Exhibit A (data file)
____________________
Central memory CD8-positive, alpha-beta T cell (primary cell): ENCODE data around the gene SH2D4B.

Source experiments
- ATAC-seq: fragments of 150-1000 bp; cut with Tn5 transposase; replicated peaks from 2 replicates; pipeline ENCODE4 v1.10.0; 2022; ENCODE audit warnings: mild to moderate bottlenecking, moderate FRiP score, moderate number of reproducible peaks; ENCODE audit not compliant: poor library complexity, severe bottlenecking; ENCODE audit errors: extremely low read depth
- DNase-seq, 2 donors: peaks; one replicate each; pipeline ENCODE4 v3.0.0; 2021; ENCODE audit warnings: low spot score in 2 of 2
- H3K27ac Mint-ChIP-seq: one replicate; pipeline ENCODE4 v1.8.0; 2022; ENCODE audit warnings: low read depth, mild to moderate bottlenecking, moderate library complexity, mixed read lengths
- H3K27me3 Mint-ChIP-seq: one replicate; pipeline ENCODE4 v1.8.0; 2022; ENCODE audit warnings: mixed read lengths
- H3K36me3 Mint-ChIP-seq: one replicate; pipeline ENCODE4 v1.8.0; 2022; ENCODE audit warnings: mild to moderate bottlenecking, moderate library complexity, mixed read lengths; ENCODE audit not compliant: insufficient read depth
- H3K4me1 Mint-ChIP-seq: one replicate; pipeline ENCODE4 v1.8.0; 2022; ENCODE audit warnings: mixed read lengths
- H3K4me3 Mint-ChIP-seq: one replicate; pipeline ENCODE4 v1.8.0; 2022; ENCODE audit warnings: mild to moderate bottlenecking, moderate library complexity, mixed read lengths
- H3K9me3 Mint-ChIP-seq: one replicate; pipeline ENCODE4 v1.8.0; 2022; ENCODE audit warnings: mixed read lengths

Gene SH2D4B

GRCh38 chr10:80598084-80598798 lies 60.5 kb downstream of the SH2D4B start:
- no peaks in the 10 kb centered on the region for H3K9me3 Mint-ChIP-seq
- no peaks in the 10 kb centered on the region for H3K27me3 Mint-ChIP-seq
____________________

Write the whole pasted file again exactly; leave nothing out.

Central memory CD8-positive, alpha-beta T cell (primary cell): ENCODE data around the gene SH2D4B.

Source experiments
- ATAC-seq: fragments of 150-1000 bp; cut with Tn5 transposase; replicated peaks from 2 replicates; pipeline ENCODE4 v1.10.0; 2022; ENCODE audit warnings: mild to moderate bottlenecking, moderate FRiP score, moderate number of reproducible peaks; ENCODE audit not compliant: poor library complexity, severe bottlenecking; ENCODE audit errors: extremely low read depth
- DNase-seq, 2 donors: peaks; one replicate each; pipeline ENCODE4 v3.0.0; 2021; ENCODE audit warnings: low spot score in 2 of 2
- H3K27ac Mint-ChIP-seq: one replicate; pipeline ENCODE4 v1.8.0; 2022; ENCODE audit warnings: low read depth, mild to moderate bottlenecking, moderate library complexity, mixed read lengths
- H3K27me3 Mint-ChIP-seq: one replicate; pipeline ENCODE4 v1.8.0; 2022; ENCODE audit warnings: mixed read lengths
- H3K36me3 Mint-ChIP-seq: one replicate; pipeline ENCODE4 v1.8.0; 2022; ENCODE audit warnings: mild to moderate bottlenecking, moderate library complexity, mixed read lengths; ENCODE audit not compliant: insufficient read depth
- H3K4me1 Mint-ChIP-seq: one replicate; pipeline ENCODE4 v1.8.0; 2022; ENCODE audit warnings: mixed read lengths
- H3K4me3 Mint-ChIP-seq: one replicate; pipeline ENCODE4 v1.8.0; 2022; ENCODE audit warnings: mild to moderate bottlenecking, moderate library complexity, mixed read lengths
- H3K9me3 Mint-ChIP-seq: one replicate; pipeline ENCODE4 v1.8.0; 2022; ENCODE audit warnings: mixed read lengths

Gene SH2D4B

GRCh38 chr10:80598084-80598798 lies 60.5 kb downstream of the SH2D4B start:
- no peaks in the 10 kb centered on the region for H3K9me3 Mint-ChIP-seq
- no peaks in the 10 kb centered on the region for H3K27me3 Mint-ChIP-seq